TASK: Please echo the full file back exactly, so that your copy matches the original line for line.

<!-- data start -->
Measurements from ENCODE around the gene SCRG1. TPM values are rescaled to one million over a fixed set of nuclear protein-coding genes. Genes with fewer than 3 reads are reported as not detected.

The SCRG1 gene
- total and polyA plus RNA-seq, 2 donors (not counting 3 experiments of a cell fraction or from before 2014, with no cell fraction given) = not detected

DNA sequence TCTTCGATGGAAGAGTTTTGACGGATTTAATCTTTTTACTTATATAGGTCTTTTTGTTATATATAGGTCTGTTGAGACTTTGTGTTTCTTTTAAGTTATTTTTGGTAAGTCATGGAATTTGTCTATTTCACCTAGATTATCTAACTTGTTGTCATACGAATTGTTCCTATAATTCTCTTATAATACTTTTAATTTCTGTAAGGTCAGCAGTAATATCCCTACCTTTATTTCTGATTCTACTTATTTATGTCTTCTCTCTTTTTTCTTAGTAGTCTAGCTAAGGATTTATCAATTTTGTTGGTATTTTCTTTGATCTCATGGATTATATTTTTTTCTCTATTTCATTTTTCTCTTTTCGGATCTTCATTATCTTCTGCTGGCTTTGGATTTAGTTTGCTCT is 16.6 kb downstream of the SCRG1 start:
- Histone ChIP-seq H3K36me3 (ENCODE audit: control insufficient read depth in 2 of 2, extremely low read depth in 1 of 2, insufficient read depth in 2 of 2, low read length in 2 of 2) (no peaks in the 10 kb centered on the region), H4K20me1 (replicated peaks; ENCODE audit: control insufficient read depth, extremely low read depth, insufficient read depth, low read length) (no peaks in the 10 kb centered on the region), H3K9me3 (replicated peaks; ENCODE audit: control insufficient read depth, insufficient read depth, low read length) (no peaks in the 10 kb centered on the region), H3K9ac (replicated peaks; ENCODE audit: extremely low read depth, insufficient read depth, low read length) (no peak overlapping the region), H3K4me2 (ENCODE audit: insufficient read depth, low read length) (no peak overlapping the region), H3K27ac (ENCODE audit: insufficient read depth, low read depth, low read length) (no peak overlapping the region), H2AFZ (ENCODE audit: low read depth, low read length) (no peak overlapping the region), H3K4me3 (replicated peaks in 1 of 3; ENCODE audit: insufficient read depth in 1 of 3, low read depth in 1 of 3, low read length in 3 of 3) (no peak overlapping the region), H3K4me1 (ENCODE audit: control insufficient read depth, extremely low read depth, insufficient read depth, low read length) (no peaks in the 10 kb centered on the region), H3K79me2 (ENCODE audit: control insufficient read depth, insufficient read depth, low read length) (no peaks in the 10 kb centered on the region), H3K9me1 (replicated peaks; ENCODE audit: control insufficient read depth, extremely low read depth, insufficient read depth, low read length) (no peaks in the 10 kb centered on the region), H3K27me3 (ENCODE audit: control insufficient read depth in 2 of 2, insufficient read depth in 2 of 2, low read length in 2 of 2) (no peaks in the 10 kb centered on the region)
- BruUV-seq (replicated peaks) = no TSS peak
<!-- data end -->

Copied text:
Measurements from ENCODE around the gene SCRG1. TPM values are rescaled to one million over a fixed set of nuclear protein-coding genes. Genes with fewer than 3 reads are reported as not detected.

The SCRG1 gene
- total and polyA plus RNA-seq, 2 donors (not counting 3 experiments of a cell fraction or from before 2014, with no cell fraction given) = not detected

DNA sequence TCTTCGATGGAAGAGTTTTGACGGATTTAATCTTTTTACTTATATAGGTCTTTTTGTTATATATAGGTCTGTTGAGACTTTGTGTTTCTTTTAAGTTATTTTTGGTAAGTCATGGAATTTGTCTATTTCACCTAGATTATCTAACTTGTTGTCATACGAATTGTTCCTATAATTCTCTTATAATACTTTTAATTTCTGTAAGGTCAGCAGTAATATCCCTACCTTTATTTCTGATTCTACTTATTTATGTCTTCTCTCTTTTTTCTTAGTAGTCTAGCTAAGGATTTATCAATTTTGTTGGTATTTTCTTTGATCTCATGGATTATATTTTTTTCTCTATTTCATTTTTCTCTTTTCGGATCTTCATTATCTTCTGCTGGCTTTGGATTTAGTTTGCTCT is 16.6 kb downstream of the SCRG1 start:
- Histone ChIP-seq H3K36me3 (ENCODE audit: control insufficient read depth in 2 of 2, extremely low read depth in 1 of 2, insufficient read depth in 2 of 2, low read length in 2 of 2) (no peaks in the 10 kb centered on the region), H4K20me1 (replicated peaks; ENCODE audit: control insufficient read depth, extremely low read depth, insufficient read depth, low read length) (no peaks in the 10 kb centered on the region), H3K9me3 (replicated peaks; ENCODE audit: control insufficient read depth, insufficient read depth, low read length) (no peaks in the 10 kb centered on the region), H3K9ac (replicated peaks; ENCODE audit: extremely low read depth, insufficient read depth, low read length) (no peak overlapping the region), H3K4me2 (ENCODE audit: insufficient read depth, low read length) (no peak overlapping the region), H3K27ac (ENCODE audit: insufficient read depth, low read depth, low read length) (no peak overlapping the region), H2AFZ (ENCODE audit: low read depth, low read length) (no peak overlapping the region), H3K4me3 (replicated peaks in 1 of 3; ENCODE audit: insufficient read depth in 1 of 3, low read depth in 1 of 3, low read length in 3 of 3) (no peak overlapping the region), H3K4me1 (ENCODE audit: control insufficient read depth, extremely low read depth, insufficient read depth, low read length) (no peaks in the 10 kb centered on the region), H3K79me2 (ENCODE audit: control insufficient read depth, insufficient read depth, low read length) (no peaks in the 10 kb centered on the region), H3K9me1 (replicated peaks; ENCODE audit: control insufficient read depth, extremely low read depth, insufficient read depth, low read length) (no peaks in the 10 kb centered on the region), H3K27me3 (ENCODE audit: control insufficient read depth in 2 of 2, insufficient read depth in 2 of 2, low read length in 2 of 2) (no peaks in the 10 kb centered on the region)
- BruUV-seq (replicated peaks) = no TSS peak